I recently had someone ask the following question, “If an application calls for a 40 or 60 Amp ESC, if you put a 130 Amp version on there is that OK or will it damage it?”
I’m not going to claim that I am an expert on MOSFET Transistors etc so consult your local electrical engineer for those detailed discussions but I do have access to a few tools!
How does an ESC work anyway?
Essentially, an ESC or Electronic Speed Controller is a miniature version of a variable frequency drive that you would see in industrial applications. Our ESC takes the Direct Current from our battery (typically a Lithium Polymer Battery these days) and converts it to 3 phase Alternating Current Power. By changing the phases of the 3 conductors going to the motor, you are able to change the magnetic field causing rotation of the magnet in the rotor or stator of your motor depending on whether it is an In-Runner or an Out-Runner style. The following video is a decent 20 minutes to learn more about them, how they work, setting, etc. After about 10 minutes they started talking about SimonK and BLHeli and I lost interest because I am a staunch Castle and Hobbywing fanboy.
Back to the Question at Hand:
Many of you have heard me exclaim my undying love for the eCalc tools for calculating current capacity and usage. To get your own account to use these tools, check out the following website – https://www.ecalc.ch/ its only $10 a year and worth every penny if you assemble your own power systems. I decided to pick a scenario and run each ESC through the calculation tool to see if there was any improvement or degradation of performance, overheating, etc.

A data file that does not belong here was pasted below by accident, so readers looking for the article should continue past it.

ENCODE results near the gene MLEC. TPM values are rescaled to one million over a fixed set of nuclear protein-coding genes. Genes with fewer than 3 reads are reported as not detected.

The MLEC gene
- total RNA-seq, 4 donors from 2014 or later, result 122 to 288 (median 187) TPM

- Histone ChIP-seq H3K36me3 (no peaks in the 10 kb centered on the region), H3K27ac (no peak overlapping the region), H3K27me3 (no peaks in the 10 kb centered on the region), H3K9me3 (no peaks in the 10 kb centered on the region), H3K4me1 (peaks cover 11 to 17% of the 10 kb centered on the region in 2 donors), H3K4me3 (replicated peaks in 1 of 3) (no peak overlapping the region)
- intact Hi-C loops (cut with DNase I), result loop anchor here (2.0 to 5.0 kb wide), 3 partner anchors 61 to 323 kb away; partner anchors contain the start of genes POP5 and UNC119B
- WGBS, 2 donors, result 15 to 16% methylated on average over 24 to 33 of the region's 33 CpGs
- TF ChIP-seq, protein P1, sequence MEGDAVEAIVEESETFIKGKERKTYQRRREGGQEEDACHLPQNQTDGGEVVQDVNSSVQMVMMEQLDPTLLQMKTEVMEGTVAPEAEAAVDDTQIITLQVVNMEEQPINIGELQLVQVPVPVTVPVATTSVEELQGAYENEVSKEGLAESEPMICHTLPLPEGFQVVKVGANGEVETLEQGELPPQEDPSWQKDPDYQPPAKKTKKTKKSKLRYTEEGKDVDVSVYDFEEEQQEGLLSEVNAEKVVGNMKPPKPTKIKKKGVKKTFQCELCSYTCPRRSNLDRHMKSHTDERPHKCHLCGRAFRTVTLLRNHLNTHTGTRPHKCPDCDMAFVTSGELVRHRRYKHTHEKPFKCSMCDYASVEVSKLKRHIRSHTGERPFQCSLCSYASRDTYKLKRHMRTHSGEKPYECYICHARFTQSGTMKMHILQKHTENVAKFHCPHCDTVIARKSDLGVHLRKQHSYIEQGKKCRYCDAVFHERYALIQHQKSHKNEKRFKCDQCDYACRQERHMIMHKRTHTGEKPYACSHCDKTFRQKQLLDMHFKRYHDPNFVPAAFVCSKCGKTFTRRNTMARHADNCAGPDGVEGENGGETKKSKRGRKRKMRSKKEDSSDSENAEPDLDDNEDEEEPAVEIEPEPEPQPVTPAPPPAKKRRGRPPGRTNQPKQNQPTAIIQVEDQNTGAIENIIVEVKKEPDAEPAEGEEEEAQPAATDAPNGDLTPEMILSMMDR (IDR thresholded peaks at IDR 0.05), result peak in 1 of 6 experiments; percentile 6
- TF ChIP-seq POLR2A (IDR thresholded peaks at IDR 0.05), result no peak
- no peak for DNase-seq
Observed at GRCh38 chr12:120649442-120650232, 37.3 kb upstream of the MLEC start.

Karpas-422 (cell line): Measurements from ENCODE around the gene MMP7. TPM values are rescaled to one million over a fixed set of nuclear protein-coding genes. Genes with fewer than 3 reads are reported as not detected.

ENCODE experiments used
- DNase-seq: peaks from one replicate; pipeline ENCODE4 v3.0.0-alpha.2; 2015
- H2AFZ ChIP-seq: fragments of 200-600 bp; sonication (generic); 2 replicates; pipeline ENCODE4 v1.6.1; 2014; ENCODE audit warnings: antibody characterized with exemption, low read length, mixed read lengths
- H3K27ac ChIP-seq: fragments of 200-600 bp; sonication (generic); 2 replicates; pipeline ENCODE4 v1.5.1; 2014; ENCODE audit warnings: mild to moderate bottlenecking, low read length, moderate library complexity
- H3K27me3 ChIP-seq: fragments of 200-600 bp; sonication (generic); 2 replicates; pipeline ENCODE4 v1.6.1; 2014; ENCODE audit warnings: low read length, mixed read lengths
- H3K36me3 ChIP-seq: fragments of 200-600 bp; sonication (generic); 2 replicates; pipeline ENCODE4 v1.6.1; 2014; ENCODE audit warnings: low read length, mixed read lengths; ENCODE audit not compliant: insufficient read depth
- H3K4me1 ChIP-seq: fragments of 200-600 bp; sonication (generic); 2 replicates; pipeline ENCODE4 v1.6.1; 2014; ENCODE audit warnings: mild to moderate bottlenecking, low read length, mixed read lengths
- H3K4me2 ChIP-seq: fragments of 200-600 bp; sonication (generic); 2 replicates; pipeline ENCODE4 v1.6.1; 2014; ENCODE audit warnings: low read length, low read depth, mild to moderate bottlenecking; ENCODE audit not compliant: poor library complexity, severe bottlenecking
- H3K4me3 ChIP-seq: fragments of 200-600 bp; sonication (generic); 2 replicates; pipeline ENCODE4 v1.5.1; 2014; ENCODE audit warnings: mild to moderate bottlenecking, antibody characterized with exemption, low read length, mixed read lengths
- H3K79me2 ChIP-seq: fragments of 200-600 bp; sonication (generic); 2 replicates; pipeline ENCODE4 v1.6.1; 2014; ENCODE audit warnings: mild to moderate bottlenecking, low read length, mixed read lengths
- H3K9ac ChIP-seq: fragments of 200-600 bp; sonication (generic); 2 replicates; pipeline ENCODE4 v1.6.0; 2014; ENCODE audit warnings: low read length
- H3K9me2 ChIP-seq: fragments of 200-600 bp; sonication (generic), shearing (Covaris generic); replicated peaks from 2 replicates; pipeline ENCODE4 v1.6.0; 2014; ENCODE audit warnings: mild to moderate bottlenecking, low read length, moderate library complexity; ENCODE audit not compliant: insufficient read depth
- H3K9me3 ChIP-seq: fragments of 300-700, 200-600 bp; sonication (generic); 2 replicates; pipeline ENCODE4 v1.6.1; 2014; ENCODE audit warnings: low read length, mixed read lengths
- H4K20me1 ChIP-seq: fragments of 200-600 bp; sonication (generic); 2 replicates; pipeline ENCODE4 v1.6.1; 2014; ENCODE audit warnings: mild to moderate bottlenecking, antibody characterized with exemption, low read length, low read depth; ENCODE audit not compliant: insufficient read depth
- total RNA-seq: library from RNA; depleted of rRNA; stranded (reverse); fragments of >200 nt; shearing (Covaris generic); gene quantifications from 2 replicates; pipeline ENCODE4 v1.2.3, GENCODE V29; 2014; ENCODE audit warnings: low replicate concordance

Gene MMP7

The Comparison Scenario: I took a Rimfire .80 motor running off a 3700mah 6S LiPO, drastically under-propped it with a 10×6 Xoar propeller so that it wouldn’t pull more than 25 amps at full throttle and bolted it to a an 80oz airframe with a 900in2 wing. I then only changed the ESC to see what the differences were for that common usage scenario.
The ESC Comparison: I chose a Castle 25A Talon and a massively oversized Talon HV 120 for the comparison. Both will handle the current required by the 10×6 prop and pull the plane along at a theoretical 72mph based on the 500kv Rimfire .80 turning at 12,600 rpm.
The Final Analysis:
The Talon 120 marginally performed better than the Talon 25 but the little bit of extra efficiency and motor performance was lost due to the drastic increase in weight. The big dog was able to put up slightly more watts of power(365 Watts vs. 346 Watts) which resulted in more RPM’s (10,247 vs 9,975) and a slightly 57’/min better climb rate. The little ESC just outperformed in this scenario in power to weight ratio. It weighed 0.6 oz versus 6.6 oz. resulting in 560 Watts/ESC Oz versus 55 Watts/ESC oz! So the extra weight of the larger esc caused the flight time to be diminished by 3%. Not to mention, if the Talon 120 would even fit in your plane! If speed is Watt you are after (See what I did there!) then its pretty much negligible with a 1mph difference by the bigger ESC producing slightly more power and RPM’s. Oh by the way, eCalc estimated the speed of the plane to be around 53mph which is around 27% slower than the 71.6mph we estimated.
The Bottom Line:
Going with a larger ESC will work and it isn’t impacted by the smaller motor from what I can tell. You can use the bigger one if you want or if that is all you have. However, it could come at a performance loss due to weight. And there is always the risk that if something were to happen and you locked up the motor, the 25A ESC won’t deliver much more than that. The 120HV on the other hand will deliver 120+ Amps and if you have a small motor attached to it, will result in probably burning up the motor completely as well as start a fire etc. Personally I would try to match the ESC to the performance of the motor to keep things balanced.
See you at the field!